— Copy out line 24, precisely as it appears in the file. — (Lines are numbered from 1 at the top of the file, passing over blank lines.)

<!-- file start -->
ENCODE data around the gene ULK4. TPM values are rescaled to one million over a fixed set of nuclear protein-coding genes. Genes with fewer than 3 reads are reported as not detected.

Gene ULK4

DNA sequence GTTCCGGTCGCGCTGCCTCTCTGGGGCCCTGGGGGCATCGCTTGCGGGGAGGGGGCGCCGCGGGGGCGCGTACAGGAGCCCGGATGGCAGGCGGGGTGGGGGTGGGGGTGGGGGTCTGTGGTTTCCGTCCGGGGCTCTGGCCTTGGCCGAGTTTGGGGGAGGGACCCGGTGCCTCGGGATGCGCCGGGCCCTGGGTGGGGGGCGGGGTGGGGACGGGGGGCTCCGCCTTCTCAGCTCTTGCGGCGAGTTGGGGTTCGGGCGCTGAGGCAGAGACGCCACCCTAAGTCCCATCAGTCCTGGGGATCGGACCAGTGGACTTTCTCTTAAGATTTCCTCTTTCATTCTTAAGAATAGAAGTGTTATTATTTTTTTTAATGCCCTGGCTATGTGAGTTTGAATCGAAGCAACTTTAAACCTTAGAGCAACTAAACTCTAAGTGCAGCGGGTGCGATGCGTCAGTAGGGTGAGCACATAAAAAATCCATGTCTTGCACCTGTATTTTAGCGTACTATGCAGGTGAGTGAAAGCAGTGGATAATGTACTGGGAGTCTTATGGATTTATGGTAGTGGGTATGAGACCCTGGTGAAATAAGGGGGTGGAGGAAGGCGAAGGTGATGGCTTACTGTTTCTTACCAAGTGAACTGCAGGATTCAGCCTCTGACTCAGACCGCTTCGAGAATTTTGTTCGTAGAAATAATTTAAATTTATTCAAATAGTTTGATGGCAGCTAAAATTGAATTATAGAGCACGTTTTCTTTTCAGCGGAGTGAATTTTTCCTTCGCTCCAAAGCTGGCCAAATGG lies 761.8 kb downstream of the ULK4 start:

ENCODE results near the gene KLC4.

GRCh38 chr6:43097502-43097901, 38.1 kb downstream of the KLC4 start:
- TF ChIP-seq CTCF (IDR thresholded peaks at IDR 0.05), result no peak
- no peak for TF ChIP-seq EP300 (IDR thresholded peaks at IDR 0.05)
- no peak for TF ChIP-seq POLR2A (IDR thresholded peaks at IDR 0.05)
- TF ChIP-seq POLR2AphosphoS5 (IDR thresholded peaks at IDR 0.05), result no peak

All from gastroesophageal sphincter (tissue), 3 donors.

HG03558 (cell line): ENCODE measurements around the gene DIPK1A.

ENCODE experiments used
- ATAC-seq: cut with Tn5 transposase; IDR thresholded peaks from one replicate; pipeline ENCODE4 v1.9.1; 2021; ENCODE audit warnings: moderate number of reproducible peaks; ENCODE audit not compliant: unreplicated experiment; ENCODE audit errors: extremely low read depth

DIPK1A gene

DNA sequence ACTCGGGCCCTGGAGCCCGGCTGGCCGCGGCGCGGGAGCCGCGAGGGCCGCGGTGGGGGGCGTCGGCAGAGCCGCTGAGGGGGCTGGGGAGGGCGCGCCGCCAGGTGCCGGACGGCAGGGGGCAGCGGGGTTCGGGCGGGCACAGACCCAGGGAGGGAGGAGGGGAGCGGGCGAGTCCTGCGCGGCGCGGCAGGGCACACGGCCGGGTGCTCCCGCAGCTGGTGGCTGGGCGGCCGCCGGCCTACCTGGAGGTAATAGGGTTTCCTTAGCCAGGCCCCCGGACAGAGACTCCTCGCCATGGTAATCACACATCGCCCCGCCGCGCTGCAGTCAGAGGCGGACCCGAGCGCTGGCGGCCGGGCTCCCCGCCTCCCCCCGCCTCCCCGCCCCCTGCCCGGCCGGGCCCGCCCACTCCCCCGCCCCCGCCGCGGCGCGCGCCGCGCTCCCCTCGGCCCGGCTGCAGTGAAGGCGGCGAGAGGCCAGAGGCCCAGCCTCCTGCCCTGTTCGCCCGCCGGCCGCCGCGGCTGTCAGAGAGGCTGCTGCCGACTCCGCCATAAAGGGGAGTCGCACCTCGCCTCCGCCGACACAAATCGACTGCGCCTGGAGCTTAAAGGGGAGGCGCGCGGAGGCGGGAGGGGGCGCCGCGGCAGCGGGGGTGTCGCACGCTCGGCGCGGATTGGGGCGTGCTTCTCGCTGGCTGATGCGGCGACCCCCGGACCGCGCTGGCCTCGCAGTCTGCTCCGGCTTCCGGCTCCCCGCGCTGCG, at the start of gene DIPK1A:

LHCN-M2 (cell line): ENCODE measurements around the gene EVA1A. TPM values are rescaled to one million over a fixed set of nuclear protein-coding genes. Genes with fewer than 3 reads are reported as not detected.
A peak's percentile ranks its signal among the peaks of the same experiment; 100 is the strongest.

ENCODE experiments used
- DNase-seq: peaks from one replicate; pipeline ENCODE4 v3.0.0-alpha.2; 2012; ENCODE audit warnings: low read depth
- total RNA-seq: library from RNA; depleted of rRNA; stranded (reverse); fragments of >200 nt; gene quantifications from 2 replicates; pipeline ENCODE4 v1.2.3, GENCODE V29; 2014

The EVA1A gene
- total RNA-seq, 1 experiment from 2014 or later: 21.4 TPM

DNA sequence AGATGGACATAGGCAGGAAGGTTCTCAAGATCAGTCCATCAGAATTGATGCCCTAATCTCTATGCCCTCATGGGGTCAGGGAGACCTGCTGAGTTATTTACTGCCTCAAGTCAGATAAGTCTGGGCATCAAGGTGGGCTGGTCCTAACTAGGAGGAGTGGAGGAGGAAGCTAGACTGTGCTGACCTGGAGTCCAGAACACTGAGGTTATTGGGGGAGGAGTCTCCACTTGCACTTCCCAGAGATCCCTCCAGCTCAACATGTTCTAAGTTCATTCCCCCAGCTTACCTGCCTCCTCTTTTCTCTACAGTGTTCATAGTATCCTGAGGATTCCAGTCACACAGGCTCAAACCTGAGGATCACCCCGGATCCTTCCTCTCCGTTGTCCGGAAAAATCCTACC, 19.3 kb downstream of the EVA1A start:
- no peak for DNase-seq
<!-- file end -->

- no peak for DNase-seq